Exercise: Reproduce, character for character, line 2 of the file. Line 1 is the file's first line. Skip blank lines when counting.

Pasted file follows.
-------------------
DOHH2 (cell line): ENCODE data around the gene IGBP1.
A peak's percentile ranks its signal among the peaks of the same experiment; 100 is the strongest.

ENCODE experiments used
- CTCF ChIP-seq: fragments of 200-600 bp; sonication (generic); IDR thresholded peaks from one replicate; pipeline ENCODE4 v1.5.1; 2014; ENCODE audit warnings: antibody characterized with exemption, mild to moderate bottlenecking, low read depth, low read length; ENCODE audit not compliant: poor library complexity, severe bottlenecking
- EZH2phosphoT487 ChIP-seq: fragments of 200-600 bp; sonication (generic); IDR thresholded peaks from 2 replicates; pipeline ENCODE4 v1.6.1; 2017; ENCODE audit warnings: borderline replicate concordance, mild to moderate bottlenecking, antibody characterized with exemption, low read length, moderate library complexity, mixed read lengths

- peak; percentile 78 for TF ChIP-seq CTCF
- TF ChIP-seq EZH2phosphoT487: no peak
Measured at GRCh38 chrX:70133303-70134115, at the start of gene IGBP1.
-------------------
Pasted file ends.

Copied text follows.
A peak's percentile ranks its signal among the peaks of the same experiment; 100 is the strongest.